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Scot Wilcox

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Do right and wrong exist?

I'm curious about objective right and wrong. If you believe in God, this is a no-brainer. Some things are wrong, some things are right, simply because God says so and He knows. But if you don't believe in God, can you still believe in objective morality? I personally don't think you can. I mean, what do you base it off of? How do you find out what's objectively right or wrong? (By objective I mean "existing independent of thought or an observer as part of reality." from dictionary.com)
Sure, there's subjective morality. Any idea of right or wrong come up with by a human is by definition subjective. That's all well and good. Problem is that it only applies to people who believe in it and it gives them no authority to proclaim anything as "what we should be doing." Very often everybody disagrees with each other and we don't get anywhere. (Just look at Congress for an example of this.)
Maybe you disagree with me and you think there is objective morality but no God. That's fine. I would like to ask you to answer a question for me though. Let's pick an easy one. Why is rape objectively wrong? Don't misunderstand me, I can't think of a single instance where rape wouldn't be wrong. I believe very strongly that sexual abuse is one of the greatest evils in the world. Why is it evil? If you can answer me without using a God-based or subjective argument, I'll concede the point.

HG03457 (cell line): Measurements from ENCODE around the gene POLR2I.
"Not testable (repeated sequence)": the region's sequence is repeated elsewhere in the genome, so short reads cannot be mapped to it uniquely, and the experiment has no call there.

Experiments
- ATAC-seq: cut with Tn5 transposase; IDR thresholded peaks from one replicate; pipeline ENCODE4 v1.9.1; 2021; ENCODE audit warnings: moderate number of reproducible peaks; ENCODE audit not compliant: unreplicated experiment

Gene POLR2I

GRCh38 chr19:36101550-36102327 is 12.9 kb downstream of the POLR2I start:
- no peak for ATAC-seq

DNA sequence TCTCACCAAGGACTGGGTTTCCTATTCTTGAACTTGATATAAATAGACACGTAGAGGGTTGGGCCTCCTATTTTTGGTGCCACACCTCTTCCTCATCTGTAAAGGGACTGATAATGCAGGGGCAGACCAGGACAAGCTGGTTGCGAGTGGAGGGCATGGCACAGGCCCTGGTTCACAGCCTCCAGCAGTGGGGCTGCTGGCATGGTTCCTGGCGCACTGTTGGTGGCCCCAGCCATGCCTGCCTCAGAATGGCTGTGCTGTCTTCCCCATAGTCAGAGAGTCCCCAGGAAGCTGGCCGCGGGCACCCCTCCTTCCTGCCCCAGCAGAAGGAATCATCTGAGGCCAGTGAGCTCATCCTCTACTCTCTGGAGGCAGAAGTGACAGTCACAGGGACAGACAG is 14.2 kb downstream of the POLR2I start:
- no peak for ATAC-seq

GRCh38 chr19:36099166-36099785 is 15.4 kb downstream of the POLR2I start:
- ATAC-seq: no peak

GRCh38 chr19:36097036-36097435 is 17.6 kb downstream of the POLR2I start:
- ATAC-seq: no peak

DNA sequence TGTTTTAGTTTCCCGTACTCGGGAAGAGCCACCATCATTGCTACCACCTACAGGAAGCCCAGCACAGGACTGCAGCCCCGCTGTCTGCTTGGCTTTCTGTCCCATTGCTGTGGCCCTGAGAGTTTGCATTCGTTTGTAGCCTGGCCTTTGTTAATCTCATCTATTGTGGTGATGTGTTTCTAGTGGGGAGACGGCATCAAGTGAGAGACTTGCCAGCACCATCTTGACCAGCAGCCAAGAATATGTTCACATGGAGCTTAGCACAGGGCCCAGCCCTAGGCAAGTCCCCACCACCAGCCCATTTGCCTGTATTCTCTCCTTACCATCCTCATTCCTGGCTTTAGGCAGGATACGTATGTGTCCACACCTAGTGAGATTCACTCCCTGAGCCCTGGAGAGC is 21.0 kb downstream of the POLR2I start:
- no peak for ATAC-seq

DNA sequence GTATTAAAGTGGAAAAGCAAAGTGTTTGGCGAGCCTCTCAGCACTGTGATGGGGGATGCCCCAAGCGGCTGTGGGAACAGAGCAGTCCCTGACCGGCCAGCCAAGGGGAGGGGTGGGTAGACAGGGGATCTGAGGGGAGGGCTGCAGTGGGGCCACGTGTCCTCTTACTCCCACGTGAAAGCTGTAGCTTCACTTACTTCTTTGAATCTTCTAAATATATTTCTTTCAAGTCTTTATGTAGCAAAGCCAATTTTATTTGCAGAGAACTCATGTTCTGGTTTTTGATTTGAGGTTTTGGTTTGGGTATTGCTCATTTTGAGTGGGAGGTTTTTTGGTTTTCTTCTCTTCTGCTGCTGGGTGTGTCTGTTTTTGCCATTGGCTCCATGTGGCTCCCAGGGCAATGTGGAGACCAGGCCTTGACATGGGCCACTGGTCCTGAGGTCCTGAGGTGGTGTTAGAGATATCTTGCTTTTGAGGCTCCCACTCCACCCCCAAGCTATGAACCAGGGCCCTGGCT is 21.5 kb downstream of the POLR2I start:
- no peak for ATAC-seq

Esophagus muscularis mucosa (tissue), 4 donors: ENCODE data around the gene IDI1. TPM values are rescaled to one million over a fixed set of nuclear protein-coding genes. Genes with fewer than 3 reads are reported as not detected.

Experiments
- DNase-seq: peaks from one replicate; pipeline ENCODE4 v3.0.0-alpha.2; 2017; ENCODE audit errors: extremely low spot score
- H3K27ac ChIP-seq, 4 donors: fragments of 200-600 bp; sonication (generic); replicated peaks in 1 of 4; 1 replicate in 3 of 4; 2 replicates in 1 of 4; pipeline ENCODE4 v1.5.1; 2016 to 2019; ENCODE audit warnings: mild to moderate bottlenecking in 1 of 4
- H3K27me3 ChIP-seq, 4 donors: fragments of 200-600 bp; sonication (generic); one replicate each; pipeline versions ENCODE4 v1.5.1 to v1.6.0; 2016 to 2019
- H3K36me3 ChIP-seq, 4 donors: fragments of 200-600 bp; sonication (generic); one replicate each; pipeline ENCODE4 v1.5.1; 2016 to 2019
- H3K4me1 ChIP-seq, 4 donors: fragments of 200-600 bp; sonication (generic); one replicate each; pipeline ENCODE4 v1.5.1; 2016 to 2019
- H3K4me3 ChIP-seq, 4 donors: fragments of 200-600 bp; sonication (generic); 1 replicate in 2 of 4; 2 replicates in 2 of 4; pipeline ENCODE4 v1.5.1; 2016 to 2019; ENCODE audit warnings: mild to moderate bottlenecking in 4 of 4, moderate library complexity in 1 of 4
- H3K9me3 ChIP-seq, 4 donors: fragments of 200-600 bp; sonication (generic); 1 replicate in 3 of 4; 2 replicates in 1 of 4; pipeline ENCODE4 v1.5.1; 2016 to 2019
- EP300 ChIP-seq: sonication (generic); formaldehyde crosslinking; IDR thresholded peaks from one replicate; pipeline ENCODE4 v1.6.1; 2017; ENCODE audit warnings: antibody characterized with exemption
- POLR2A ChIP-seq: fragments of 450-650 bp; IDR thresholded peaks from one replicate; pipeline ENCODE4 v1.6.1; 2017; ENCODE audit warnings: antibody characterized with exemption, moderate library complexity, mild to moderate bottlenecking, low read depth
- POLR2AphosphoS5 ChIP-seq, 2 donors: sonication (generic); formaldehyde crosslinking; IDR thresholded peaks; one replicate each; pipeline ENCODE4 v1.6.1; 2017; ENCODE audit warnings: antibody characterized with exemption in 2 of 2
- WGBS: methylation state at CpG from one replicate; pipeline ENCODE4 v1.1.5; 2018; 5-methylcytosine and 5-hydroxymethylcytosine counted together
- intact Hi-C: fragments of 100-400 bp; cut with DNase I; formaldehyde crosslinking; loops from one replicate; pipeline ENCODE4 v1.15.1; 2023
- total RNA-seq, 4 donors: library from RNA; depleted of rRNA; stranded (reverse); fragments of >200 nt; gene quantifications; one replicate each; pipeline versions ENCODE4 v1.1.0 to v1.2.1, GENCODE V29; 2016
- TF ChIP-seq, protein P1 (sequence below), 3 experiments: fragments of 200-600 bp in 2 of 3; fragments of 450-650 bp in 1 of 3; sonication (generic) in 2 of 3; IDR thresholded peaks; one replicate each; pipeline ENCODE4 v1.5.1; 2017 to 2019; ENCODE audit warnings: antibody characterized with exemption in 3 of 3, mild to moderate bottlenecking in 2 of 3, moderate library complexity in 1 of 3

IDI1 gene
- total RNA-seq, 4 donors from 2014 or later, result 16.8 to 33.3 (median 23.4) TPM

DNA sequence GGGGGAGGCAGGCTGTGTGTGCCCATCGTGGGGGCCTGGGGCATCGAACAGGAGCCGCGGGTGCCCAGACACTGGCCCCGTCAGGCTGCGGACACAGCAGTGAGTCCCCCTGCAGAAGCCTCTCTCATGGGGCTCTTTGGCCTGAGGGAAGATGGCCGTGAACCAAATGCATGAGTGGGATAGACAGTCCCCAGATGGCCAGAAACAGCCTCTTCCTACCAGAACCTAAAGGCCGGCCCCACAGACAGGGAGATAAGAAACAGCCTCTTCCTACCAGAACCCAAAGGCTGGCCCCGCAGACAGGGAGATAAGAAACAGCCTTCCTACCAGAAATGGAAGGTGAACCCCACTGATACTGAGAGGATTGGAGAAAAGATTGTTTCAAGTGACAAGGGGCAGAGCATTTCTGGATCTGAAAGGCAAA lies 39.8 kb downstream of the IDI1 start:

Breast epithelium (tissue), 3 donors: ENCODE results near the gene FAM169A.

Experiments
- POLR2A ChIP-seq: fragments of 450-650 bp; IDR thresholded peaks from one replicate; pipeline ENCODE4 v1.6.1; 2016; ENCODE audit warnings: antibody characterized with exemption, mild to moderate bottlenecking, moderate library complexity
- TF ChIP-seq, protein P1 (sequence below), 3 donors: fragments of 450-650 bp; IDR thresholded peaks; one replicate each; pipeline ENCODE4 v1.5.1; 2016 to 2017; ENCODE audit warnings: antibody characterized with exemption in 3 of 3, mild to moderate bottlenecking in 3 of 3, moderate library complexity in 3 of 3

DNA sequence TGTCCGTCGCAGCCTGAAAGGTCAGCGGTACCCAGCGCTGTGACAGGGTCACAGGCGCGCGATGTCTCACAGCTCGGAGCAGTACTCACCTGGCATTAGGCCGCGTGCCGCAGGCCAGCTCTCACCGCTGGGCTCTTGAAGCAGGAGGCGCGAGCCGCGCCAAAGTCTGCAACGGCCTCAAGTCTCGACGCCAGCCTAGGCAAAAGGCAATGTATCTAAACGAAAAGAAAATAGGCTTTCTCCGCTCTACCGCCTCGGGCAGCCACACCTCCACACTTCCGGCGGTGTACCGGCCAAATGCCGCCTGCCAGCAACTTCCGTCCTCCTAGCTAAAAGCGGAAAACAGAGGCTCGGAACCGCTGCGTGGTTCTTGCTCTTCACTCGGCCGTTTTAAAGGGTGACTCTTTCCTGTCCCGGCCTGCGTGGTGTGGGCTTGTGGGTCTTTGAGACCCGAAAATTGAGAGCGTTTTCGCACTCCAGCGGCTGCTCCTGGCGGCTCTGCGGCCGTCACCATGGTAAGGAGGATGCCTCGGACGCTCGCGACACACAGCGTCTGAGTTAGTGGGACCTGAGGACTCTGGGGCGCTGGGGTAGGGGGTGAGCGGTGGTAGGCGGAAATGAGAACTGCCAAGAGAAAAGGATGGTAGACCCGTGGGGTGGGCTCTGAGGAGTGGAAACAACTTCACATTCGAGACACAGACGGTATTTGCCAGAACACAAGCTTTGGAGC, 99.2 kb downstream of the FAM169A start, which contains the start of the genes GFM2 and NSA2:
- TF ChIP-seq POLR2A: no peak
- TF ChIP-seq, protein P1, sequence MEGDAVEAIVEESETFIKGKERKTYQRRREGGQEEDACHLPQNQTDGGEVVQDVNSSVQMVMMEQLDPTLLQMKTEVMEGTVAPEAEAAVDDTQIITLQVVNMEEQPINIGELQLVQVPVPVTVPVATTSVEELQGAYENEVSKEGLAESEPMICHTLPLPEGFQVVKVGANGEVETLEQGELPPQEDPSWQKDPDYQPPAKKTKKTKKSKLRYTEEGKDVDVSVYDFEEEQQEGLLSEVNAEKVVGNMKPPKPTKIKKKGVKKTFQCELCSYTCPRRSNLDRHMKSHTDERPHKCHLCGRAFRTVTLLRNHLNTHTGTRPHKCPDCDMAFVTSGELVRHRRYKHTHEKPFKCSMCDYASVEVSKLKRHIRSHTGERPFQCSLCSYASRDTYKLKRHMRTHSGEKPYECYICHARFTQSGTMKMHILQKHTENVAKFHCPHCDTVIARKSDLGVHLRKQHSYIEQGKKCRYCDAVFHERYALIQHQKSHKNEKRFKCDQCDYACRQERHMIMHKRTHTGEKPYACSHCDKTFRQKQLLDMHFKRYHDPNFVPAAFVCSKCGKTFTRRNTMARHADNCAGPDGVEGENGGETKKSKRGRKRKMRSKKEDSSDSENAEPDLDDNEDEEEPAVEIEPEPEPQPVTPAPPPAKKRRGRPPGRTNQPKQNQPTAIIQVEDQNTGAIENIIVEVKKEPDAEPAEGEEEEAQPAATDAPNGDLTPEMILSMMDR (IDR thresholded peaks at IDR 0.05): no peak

That point is this: Without God, there is no such thing as right and wrong, only the things we call right and wrong. And since nobody can agree on what to call what, we're all in a lot of trouble.

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    Mar 2 2013: You said it beautifully. I'm new here and happy to find a home for my obscure thoughts. I've thought about this a lot. It could be said that anything that hinders life is wrong, but if so, It ultimately raises the question of: "Is life right?" Life is maintained through co-existence, co-existence is maintained, through peace, so anything that disturbs peace, disturbs life, but is that objectively wrong? Before life on Earth, was the universe wrong or incomplete? If humanity does truly complete the universe by introducing an element with the capacity to appreciate it, then it would imply that life is right, that peace is right. Which brings to the real question on my mind: "Is life necessary?"
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        Mar 2 2013: For the first questions, according to Neil DeGrasse Tyson (I hope I spelled that right) no, we are starstuff. We are made up of the same exact components as the distant cosmos. We are the universe.

        And a Buddhist whose name I can't remember spoke of life as comparable to a jar. The same air exists within the barrier of the jar as does around it. If the jar is smashed, the air inside is immediately assimilated to the air outside. The human shell is like a jar. It is smashed when enlightenment is achieved.

        Not to mention the Taoist view of what happens to us after death, how we return to the great consciousness, or something to that effect.
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        Mar 2 2013: I have yet to form a complete personal opinion on these things yet, but I figured these were apt and interesting. For now, it's all conjecture. I would love a day when we have answers to these questions backed by incontestable proof. Science still has a ways to go. Thank you for the great questions by the way.

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